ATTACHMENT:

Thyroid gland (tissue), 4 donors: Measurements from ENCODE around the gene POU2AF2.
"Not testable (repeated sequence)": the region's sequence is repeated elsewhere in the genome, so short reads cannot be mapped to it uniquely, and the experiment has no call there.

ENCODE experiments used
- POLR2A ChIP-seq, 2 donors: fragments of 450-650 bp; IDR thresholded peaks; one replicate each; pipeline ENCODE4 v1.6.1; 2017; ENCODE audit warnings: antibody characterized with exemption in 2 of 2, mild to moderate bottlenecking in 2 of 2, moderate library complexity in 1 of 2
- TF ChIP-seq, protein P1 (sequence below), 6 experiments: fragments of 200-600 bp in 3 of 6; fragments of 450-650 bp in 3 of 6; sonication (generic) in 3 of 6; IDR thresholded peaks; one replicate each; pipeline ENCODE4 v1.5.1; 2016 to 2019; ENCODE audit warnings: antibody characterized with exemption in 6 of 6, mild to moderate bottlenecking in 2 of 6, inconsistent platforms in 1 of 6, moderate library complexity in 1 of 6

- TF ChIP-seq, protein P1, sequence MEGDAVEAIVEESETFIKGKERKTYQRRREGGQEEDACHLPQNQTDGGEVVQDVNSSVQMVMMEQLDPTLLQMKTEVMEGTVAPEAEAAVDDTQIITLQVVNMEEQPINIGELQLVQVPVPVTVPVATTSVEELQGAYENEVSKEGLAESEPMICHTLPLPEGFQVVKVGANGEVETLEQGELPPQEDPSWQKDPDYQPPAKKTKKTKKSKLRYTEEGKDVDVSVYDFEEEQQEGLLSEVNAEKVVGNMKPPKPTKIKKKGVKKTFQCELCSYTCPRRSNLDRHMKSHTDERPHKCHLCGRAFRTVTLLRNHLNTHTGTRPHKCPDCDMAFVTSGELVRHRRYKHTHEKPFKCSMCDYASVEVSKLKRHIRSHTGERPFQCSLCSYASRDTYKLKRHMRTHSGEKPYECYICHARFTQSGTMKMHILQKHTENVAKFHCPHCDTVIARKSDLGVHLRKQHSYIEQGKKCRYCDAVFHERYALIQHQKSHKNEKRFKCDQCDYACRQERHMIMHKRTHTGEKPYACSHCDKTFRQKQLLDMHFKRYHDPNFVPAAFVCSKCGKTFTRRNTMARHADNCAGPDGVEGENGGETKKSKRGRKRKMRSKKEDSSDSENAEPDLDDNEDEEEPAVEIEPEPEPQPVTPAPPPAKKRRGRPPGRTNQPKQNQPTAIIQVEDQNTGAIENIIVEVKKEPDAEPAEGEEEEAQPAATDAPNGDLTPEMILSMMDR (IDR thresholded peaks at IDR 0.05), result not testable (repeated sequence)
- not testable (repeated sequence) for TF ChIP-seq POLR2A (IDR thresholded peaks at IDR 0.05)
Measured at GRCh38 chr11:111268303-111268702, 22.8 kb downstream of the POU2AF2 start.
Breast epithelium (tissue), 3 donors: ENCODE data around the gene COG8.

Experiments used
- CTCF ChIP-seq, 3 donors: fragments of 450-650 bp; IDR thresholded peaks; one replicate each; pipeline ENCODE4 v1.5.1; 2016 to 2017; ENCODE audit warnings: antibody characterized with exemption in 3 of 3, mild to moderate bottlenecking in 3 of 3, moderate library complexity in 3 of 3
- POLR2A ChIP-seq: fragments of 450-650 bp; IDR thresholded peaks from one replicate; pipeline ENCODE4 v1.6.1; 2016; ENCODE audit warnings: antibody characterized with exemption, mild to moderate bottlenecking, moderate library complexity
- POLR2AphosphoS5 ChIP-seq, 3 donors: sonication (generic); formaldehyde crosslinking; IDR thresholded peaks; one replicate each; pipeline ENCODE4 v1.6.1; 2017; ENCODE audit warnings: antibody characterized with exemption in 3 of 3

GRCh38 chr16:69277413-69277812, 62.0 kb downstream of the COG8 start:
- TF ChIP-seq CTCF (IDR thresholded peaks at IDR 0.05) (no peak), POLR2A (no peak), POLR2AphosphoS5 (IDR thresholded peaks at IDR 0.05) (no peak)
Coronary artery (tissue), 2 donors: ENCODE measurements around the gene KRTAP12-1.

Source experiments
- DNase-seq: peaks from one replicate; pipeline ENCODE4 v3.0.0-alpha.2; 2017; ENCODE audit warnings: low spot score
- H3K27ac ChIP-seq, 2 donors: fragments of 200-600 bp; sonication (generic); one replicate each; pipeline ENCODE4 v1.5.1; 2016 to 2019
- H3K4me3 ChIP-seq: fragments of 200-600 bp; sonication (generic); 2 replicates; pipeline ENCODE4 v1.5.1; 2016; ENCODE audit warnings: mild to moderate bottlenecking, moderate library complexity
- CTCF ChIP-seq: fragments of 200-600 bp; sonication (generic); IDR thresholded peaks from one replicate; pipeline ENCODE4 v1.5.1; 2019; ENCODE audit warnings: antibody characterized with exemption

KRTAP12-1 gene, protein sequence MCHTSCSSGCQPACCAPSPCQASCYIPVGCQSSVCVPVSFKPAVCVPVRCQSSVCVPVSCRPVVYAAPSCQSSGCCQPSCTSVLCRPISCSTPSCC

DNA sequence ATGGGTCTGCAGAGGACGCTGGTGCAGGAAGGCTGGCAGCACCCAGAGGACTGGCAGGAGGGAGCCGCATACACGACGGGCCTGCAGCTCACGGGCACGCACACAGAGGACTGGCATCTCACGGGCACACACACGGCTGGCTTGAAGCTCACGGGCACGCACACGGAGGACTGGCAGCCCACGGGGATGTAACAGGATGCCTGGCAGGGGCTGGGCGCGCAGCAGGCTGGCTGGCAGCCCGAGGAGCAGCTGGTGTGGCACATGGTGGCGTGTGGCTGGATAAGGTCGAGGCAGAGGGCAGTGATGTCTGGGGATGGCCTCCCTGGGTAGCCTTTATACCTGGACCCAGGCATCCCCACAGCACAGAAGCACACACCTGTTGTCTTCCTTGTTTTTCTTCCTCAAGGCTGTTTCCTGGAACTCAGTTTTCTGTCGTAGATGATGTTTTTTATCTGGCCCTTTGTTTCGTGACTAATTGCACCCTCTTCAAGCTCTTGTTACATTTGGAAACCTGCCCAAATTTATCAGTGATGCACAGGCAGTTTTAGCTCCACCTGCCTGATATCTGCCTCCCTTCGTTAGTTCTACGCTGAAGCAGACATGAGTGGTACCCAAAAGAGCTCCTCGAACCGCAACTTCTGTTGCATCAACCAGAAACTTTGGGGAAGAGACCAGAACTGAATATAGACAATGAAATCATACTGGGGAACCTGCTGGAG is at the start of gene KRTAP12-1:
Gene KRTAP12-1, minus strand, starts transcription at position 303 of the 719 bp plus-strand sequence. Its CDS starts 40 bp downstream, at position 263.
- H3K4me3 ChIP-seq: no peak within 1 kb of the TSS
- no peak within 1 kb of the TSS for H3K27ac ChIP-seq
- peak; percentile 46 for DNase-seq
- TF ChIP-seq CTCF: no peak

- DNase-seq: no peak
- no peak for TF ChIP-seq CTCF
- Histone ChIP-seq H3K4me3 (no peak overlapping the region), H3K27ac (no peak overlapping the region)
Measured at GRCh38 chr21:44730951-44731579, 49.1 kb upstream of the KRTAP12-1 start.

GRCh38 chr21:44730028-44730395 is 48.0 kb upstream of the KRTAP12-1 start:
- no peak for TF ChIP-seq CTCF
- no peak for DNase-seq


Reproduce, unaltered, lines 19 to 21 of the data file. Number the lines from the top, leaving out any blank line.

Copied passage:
- H3K27ac ChIP-seq, 2 donors: fragments of 200-600 bp; sonication (generic); one replicate each; pipeline ENCODE4 v1.5.1; 2016 to 2019
- H3K4me3 ChIP-seq: fragments of 200-600 bp; sonication (generic); 2 replicates; pipeline ENCODE4 v1.5.1; 2016; ENCODE audit warnings: mild to moderate bottlenecking, moderate library complexity
- CTCF ChIP-seq: fragments of 200-600 bp; sonication (generic); IDR thresholded peaks from one replicate; pipeline ENCODE4 v1.5.1; 2019; ENCODE audit warnings: antibody characterized with exemption